AIDS remains amongst the leading causes of death globally. Identity is the primary mode of understanding HIV and organizing in response to the HIV epidemic. In this article, I examine how epidemiology and human rights activism co-produce ideas of identity and risk. I call this the “identity/risk narrative”: the commonsense understanding about an identity group’s HIV risk. For example, epidemiology offers the biological narrative of risk: anal sex and the weak rectal lining make men who have sex with men more vulnerable to HIV; while the fragility of a woman’s vaginal wall provides a biological foundation for women’s vulnerability. These biological narratives underpin rights-claiming in international human rights institutions: many women’s rights activists and gay rights activists rely on these biological ideas of risk to define their groups and demand legal and policy change. The corresponding legal projects emanate from identity driven projects.
While acknowledging identity’s potential as an organizational force, this Article argues that we must critically interrogate our reliance on identity politics in building movements to respond to the HIV epidemic. Through telling the history of gender organizing in the context of the international HIV epidemic and international human rights law, this article encourages HIV-movement lawyers and activists to remain vigilant about the downsides of identity politics so that we can remain responsive to the most marginalized communities. In other words, we must be attuned to the downsides of identity politics, even as it may feel like a necessary mode of activist engagement, in order to protect people and issues that are left out of identity-based movements and strengthen the response to HIV and AIDS.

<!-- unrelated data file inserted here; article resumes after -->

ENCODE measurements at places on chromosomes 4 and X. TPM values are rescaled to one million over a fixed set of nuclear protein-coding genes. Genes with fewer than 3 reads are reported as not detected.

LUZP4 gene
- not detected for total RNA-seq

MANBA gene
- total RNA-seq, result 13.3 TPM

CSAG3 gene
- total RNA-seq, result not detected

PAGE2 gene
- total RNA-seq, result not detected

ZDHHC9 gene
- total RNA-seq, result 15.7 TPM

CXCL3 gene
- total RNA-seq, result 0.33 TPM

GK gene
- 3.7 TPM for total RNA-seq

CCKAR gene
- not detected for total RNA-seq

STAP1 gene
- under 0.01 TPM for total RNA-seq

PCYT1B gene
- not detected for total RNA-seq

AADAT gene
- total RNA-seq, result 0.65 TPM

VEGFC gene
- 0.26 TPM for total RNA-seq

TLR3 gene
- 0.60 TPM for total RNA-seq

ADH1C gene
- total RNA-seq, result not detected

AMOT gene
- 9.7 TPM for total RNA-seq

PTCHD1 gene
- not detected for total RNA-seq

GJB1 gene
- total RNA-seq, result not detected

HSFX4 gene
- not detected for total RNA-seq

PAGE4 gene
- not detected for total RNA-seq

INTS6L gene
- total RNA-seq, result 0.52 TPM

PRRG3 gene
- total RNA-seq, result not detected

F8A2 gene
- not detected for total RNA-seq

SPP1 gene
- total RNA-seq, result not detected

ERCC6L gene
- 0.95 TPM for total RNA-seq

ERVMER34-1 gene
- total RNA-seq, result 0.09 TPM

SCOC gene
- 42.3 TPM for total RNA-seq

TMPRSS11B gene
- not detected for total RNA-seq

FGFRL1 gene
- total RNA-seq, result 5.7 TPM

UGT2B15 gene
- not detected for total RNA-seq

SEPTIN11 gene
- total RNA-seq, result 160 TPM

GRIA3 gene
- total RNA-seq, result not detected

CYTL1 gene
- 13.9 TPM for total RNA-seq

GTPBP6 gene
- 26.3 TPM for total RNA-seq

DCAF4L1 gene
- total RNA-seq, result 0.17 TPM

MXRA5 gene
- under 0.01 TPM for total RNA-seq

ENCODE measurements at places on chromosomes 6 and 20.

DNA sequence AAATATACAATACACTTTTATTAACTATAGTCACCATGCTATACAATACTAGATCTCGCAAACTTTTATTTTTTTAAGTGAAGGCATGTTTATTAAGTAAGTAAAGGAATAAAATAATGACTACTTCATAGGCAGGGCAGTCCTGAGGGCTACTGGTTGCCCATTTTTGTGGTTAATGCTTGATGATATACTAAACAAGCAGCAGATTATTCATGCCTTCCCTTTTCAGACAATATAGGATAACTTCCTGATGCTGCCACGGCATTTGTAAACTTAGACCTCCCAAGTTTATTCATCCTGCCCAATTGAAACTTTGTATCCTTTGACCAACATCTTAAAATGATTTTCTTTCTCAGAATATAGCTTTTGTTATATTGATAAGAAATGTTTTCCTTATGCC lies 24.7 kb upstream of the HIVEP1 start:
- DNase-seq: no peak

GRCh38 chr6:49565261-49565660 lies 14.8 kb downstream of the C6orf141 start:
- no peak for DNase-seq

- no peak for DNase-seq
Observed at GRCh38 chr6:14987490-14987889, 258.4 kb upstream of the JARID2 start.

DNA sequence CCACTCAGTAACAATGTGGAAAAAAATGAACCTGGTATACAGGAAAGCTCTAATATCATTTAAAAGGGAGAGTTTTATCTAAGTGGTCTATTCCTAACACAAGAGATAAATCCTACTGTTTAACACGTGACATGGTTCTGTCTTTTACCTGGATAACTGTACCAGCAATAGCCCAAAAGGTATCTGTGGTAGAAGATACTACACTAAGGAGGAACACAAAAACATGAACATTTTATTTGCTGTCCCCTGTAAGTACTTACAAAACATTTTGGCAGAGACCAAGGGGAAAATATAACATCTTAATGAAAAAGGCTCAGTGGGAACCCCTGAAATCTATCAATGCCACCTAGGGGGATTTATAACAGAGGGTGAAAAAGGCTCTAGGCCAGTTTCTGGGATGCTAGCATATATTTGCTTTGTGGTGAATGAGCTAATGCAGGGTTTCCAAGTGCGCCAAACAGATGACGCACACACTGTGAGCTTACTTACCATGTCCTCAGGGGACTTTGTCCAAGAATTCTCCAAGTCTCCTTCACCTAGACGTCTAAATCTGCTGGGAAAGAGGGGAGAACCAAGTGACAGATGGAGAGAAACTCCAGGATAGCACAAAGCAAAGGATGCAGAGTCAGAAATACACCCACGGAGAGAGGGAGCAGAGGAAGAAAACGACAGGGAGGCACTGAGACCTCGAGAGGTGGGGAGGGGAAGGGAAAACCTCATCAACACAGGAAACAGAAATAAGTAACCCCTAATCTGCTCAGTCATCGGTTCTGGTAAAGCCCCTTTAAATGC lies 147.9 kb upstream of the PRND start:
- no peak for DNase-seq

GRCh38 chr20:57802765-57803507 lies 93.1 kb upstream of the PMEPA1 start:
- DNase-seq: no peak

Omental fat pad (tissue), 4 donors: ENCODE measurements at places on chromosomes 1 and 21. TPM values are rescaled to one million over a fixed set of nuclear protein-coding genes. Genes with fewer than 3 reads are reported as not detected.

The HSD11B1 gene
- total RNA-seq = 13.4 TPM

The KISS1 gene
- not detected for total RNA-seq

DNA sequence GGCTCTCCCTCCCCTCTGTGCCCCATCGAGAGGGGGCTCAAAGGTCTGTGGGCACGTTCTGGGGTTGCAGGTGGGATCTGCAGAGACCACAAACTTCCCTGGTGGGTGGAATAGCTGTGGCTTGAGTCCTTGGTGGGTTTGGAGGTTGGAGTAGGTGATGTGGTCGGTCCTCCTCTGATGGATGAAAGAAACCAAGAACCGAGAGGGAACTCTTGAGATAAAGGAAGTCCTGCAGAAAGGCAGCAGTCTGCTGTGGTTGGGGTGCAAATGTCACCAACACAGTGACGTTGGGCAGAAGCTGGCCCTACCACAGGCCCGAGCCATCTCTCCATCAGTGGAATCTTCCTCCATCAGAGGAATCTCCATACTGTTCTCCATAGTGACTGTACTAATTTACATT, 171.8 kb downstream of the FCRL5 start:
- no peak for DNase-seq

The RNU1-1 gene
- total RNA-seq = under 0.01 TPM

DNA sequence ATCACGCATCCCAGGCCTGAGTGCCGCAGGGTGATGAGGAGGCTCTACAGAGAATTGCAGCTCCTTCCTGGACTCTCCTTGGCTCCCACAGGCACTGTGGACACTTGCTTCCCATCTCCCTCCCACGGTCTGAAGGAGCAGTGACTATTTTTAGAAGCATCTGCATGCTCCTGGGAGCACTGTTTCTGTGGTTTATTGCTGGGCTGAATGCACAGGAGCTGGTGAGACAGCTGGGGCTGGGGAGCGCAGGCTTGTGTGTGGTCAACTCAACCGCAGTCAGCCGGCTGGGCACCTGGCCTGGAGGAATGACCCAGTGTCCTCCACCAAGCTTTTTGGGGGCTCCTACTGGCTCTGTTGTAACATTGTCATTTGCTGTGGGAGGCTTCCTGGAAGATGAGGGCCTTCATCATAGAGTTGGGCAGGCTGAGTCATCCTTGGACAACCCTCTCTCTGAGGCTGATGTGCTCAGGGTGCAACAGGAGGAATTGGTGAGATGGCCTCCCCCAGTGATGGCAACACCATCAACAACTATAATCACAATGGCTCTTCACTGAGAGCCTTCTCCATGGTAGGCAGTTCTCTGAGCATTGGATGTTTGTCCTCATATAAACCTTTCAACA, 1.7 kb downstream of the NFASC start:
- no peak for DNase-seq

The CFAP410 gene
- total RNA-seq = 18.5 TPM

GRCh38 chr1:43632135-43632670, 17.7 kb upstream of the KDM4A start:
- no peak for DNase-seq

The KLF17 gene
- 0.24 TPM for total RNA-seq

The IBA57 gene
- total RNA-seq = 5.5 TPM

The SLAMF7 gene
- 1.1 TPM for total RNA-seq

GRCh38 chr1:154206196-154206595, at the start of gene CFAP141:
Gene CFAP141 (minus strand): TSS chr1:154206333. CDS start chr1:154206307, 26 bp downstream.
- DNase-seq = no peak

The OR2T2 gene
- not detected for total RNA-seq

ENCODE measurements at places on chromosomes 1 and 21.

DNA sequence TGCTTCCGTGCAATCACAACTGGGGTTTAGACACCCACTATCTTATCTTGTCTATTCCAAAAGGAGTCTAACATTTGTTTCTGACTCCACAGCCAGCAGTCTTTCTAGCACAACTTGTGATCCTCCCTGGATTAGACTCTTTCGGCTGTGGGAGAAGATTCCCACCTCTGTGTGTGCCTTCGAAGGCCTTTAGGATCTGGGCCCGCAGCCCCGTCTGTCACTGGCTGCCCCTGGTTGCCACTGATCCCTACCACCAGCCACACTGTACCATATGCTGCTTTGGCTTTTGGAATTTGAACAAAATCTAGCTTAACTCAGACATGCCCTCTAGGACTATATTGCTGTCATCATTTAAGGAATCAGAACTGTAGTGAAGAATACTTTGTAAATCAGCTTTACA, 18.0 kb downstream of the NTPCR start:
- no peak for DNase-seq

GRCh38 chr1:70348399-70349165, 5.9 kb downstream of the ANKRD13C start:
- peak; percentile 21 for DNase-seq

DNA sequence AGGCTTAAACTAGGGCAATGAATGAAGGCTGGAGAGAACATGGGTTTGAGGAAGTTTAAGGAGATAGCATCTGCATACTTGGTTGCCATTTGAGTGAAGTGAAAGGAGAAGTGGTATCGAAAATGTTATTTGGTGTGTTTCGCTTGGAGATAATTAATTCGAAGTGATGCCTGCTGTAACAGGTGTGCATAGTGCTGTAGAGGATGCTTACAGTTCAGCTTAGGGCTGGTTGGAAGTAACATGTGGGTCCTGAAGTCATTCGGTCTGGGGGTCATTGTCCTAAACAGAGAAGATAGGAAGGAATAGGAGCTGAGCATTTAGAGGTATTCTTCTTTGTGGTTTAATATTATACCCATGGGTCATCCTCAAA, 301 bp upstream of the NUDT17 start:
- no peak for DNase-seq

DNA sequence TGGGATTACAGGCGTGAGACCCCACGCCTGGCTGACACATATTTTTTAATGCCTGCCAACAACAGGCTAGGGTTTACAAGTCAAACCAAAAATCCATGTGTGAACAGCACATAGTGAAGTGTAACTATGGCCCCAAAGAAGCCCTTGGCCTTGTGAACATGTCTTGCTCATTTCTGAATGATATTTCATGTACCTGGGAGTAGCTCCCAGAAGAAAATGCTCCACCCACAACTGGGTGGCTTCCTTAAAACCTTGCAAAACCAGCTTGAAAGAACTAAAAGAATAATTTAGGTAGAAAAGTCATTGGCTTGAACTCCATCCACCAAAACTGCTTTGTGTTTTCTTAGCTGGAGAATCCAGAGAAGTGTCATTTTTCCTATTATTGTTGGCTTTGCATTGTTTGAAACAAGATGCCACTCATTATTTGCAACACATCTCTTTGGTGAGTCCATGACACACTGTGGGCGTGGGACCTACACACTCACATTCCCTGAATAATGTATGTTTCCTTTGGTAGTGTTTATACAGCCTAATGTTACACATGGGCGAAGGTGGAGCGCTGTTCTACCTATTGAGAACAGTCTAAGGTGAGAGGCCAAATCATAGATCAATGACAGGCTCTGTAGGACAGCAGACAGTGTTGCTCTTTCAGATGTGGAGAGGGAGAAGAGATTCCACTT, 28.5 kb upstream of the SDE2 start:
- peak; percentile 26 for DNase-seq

I conclude this article by offering strategies to minimize the downsides of identity-based legal advocacy through shifting the mode of legal advocacy around HIV. By remaining vigilant about destabilizing identity, taking a consequentialist approach, and remaining focused on the background rules, advocacy can remain agile and responsive to the impact of HIV.